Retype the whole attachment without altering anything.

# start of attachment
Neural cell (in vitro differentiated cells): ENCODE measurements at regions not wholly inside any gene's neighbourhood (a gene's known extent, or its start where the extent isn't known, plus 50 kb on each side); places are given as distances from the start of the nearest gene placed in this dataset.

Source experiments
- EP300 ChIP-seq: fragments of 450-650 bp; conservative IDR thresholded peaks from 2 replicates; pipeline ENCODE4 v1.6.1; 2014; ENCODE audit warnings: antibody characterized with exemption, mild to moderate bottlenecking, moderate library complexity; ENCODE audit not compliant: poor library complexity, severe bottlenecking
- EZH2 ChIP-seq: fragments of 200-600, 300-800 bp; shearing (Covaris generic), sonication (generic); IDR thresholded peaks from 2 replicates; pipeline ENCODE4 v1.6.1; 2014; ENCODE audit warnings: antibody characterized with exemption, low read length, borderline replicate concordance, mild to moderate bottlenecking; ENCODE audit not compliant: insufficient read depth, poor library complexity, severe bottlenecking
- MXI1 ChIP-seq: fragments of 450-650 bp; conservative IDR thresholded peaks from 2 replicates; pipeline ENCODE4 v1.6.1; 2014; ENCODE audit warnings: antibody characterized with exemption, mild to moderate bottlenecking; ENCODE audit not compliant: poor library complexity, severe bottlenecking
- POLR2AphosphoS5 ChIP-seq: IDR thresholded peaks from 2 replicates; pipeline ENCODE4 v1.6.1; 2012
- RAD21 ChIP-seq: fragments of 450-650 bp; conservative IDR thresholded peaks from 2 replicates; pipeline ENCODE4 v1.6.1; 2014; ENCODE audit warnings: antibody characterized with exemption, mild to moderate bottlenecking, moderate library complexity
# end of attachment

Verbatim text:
Neural cell (in vitro differentiated cells): ENCODE measurements at regions not wholly inside any gene's neighbourhood (a gene's known extent, or its start where the extent isn't known, plus 50 kb on each side); places are given as distances from the start of the nearest gene placed in this dataset.

Source experiments
- EP300 ChIP-seq: fragments of 450-650 bp; conservative IDR thresholded peaks from 2 replicates; pipeline ENCODE4 v1.6.1; 2014; ENCODE audit warnings: antibody characterized with exemption, mild to moderate bottlenecking, moderate library complexity; ENCODE audit not compliant: poor library complexity, severe bottlenecking
- EZH2 ChIP-seq: fragments of 200-600, 300-800 bp; shearing (Covaris generic), sonication (generic); IDR thresholded peaks from 2 replicates; pipeline ENCODE4 v1.6.1; 2014; ENCODE audit warnings: antibody characterized with exemption, low read length, borderline replicate concordance, mild to moderate bottlenecking; ENCODE audit not compliant: insufficient read depth, poor library complexity, severe bottlenecking
- MXI1 ChIP-seq: fragments of 450-650 bp; conservative IDR thresholded peaks from 2 replicates; pipeline ENCODE4 v1.6.1; 2014; ENCODE audit warnings: antibody characterized with exemption, mild to moderate bottlenecking; ENCODE audit not compliant: poor library complexity, severe bottlenecking
- POLR2AphosphoS5 ChIP-seq: IDR thresholded peaks from 2 replicates; pipeline ENCODE4 v1.6.1; 2012
- RAD21 ChIP-seq: fragments of 450-650 bp; conservative IDR thresholded peaks from 2 replicates; pipeline ENCODE4 v1.6.1; 2014; ENCODE audit warnings: antibody characterized with exemption, mild to moderate bottlenecking, moderate library complexity